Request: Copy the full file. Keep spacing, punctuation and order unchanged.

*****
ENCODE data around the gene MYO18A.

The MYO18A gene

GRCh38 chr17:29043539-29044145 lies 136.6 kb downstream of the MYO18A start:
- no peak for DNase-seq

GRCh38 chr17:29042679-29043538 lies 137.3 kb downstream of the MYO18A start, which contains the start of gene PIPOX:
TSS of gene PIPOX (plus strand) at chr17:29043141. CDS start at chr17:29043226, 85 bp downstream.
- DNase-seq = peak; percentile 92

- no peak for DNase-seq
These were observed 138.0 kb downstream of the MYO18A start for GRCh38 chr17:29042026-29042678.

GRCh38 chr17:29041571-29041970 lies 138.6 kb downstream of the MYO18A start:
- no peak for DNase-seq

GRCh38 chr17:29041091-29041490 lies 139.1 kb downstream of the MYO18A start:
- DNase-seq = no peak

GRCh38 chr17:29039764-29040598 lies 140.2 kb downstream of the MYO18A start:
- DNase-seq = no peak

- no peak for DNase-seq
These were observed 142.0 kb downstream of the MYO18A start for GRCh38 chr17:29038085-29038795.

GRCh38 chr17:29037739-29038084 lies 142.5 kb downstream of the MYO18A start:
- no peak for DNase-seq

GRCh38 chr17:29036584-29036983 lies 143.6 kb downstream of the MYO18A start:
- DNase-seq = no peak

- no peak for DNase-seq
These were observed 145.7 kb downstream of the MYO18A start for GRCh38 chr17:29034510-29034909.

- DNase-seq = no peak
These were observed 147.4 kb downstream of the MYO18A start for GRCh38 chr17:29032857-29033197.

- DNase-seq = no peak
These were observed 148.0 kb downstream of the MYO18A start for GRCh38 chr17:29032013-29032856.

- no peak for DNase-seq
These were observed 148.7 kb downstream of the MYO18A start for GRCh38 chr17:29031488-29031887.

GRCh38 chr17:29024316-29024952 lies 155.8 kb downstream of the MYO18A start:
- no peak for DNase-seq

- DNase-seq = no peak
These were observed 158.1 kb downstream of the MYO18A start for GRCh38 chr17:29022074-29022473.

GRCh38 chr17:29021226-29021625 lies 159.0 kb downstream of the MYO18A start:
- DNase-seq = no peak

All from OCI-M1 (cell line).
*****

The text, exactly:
ENCODE data around the gene MYO18A.

The MYO18A gene

GRCh38 chr17:29043539-29044145 lies 136.6 kb downstream of the MYO18A start:
- no peak for DNase-seq

GRCh38 chr17:29042679-29043538 lies 137.3 kb downstream of the MYO18A start, which contains the start of gene PIPOX:
TSS of gene PIPOX (plus strand) at chr17:29043141. CDS start at chr17:29043226, 85 bp downstream.
- DNase-seq = peak; percentile 92

- no peak for DNase-seq
These were observed 138.0 kb downstream of the MYO18A start for GRCh38 chr17:29042026-29042678.

GRCh38 chr17:29041571-29041970 lies 138.6 kb downstream of the MYO18A start:
- no peak for DNase-seq

GRCh38 chr17:29041091-29041490 lies 139.1 kb downstream of the MYO18A start:
- DNase-seq = no peak

GRCh38 chr17:29039764-29040598 lies 140.2 kb downstream of the MYO18A start:
- DNase-seq = no peak

- no peak for DNase-seq
These were observed 142.0 kb downstream of the MYO18A start for GRCh38 chr17:29038085-29038795.

GRCh38 chr17:29037739-29038084 lies 142.5 kb downstream of the MYO18A start:
- no peak for DNase-seq

GRCh38 chr17:29036584-29036983 lies 143.6 kb downstream of the MYO18A start:
- DNase-seq = no peak

- no peak for DNase-seq
These were observed 145.7 kb downstream of the MYO18A start for GRCh38 chr17:29034510-29034909.

- DNase-seq = no peak
These were observed 147.4 kb downstream of the MYO18A start for GRCh38 chr17:29032857-29033197.

- DNase-seq = no peak
These were observed 148.0 kb downstream of the MYO18A start for GRCh38 chr17:29032013-29032856.

- no peak for DNase-seq
These were observed 148.7 kb downstream of the MYO18A start for GRCh38 chr17:29031488-29031887.

GRCh38 chr17:29024316-29024952 lies 155.8 kb downstream of the MYO18A start:
- no peak for DNase-seq

- DNase-seq = no peak
These were observed 158.1 kb downstream of the MYO18A start for GRCh38 chr17:29022074-29022473.

GRCh38 chr17:29021226-29021625 lies 159.0 kb downstream of the MYO18A start:
- DNase-seq = no peak

All from OCI-M1 (cell line).